Monday September 16th 2019

A look at Physician Compare

A new policy brief from Health Affairs and the Robert Wood Johnson Foundation  (RWJF) looks at the evolution and current development plans for Physician Compare, a website mandated by the Affordable Care Act (ACA).

A simple version of the site first launched in 2010. Since then the Centers for Medicare and Medicaid Services (CMS) has slowly been adding limited sets of data listing the various physician groups participating in a number of Medicare quality improvement initiatives. Physician Compare also includes other providers, including all four APRN roles, physical therapists and clinical psychologists (See Sept./Oct. 2014 issue of The American Nurse, “APRN Focus”).

This year, the site will expand to include more recent and extensive information about performance and quality of care, in a format that’s similar to the other ACA-generated websites — Hospital Compare, Nursing Home Compare, Home Health Compare and Dialysis Facility Compare. These sites, which encompass tens of thousands of facilities nationwide, are credited with advancing accountability and motivating improvements in care and quality. They are also faulted as poorly organized and inadequately audited when the data are submitted by facilities.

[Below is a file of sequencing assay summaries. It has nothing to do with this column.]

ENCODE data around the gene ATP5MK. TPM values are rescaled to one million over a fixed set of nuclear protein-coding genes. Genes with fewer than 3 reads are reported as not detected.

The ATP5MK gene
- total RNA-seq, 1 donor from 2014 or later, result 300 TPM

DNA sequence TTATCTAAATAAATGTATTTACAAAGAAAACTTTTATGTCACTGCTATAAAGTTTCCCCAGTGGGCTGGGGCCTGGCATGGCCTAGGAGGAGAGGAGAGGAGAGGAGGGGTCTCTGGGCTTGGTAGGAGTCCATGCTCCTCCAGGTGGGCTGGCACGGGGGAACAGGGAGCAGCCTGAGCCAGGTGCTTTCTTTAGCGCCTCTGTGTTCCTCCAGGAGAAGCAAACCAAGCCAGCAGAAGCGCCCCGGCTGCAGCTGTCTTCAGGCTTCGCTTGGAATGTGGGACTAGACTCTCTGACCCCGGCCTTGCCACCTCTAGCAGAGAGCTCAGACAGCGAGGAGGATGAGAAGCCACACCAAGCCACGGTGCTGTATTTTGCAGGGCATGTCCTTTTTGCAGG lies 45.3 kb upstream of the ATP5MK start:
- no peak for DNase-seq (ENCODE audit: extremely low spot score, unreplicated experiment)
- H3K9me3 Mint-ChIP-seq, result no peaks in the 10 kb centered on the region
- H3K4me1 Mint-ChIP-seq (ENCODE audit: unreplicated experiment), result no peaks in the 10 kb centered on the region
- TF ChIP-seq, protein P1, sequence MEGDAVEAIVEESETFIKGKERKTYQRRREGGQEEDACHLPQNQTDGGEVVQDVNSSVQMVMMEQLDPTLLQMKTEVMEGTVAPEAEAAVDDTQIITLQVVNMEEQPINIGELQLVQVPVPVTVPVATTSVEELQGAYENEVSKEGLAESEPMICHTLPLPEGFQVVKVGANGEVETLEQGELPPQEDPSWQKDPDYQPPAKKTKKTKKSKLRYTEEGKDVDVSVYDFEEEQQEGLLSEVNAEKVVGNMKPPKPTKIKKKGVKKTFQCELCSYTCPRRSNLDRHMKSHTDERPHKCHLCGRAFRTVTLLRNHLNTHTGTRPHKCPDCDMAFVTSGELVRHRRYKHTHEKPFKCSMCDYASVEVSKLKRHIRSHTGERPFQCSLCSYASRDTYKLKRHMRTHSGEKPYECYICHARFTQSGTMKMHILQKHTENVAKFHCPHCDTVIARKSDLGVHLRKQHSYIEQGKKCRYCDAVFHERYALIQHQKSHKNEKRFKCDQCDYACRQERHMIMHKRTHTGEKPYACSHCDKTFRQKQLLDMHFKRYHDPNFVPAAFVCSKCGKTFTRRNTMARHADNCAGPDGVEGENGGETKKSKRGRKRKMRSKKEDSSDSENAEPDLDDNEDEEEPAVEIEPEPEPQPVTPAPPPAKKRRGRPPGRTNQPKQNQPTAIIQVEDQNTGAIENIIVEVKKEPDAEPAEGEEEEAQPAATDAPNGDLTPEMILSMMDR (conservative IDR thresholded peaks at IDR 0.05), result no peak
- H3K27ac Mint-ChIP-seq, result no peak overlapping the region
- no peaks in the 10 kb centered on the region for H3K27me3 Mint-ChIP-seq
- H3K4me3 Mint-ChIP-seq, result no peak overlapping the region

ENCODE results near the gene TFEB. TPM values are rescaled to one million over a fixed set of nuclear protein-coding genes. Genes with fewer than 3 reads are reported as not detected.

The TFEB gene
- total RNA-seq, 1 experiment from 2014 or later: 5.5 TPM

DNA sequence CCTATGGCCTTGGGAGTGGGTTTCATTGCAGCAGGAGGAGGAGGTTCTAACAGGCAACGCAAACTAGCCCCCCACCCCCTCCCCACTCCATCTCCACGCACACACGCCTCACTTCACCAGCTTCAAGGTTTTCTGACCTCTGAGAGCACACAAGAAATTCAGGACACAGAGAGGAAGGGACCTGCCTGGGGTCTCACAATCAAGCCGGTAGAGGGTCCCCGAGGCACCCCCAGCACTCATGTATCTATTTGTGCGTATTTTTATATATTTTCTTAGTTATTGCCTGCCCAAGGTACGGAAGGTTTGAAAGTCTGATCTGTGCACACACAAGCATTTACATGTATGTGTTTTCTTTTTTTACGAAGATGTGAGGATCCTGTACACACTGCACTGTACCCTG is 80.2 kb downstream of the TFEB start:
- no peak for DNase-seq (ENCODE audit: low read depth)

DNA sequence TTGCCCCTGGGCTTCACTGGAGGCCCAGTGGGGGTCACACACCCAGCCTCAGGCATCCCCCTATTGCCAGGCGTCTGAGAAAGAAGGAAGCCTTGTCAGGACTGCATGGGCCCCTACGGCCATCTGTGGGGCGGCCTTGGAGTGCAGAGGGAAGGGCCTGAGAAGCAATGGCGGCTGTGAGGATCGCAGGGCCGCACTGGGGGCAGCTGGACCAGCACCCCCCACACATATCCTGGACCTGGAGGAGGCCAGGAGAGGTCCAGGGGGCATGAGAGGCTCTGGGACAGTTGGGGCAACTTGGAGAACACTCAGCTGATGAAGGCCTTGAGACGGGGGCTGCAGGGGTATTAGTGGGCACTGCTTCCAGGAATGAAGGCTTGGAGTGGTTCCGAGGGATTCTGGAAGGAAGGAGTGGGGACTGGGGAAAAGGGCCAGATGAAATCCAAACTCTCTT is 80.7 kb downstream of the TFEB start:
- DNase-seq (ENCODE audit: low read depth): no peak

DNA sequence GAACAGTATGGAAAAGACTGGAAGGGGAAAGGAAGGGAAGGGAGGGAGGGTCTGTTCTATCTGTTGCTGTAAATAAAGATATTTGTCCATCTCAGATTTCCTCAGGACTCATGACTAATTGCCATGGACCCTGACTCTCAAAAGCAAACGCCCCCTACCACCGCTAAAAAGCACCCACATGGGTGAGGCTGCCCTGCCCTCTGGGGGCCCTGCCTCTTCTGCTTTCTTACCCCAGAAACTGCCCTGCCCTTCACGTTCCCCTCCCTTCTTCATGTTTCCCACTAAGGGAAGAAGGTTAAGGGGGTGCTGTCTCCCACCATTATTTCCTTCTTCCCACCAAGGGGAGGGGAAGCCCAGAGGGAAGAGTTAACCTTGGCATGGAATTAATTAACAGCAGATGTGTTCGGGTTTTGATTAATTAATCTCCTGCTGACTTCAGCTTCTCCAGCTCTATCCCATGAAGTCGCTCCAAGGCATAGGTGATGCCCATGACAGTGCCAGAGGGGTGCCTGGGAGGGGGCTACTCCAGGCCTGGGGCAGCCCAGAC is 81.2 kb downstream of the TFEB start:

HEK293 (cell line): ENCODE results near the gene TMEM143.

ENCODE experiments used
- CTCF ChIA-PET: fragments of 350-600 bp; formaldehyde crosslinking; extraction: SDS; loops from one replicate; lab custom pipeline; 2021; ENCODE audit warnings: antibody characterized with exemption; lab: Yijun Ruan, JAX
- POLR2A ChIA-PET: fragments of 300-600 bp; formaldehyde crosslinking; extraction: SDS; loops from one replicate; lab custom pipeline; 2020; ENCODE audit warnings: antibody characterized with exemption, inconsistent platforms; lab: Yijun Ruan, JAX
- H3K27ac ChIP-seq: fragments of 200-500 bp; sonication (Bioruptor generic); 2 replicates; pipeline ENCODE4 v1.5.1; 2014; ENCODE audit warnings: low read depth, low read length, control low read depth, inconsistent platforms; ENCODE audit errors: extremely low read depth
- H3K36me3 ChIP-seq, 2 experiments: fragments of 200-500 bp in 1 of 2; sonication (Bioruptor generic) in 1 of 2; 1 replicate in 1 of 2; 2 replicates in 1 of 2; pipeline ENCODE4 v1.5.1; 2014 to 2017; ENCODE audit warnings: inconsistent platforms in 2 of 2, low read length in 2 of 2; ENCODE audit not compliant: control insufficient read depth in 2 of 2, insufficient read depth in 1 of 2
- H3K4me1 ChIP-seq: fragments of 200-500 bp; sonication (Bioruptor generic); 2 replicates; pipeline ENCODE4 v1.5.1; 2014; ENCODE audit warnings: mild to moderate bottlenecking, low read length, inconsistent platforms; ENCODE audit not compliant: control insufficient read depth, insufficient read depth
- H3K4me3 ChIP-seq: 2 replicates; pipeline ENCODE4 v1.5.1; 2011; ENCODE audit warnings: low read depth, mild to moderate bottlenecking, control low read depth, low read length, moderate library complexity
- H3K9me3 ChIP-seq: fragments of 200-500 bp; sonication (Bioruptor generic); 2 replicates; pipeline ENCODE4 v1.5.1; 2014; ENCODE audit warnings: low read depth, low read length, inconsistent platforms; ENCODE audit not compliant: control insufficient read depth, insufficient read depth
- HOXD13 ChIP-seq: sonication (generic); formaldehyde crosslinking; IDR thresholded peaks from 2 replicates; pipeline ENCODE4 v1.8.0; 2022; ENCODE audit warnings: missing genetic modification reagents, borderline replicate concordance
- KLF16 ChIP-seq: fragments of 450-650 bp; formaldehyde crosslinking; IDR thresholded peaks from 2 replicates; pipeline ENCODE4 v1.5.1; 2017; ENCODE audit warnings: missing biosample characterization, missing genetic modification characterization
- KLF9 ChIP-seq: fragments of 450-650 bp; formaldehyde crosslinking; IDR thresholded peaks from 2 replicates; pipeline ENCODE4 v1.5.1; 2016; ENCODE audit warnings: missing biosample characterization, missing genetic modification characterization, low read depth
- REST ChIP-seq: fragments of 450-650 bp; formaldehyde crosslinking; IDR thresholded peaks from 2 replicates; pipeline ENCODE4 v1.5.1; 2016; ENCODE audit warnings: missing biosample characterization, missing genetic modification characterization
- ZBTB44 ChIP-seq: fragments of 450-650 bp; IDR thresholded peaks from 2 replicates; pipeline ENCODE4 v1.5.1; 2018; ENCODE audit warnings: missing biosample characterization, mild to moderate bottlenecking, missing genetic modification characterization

Meanwhile, beyond CMS, the number of other physician rating sites online has exploded. Public interest and engagement has grown as well. According to a 2012 survey, conducted by the Journal of the American Medical Association (JAMA), one in four Americans had consulted a rating site when selecting a primary care physician that year. Topics covered in the briefs include background and law, logistical challenges and gaining the trust of physicians and their trade groups, and consumer trust and acceptance of data. The briefs are also available from the RWJF’s website, at www.healthreform.org.

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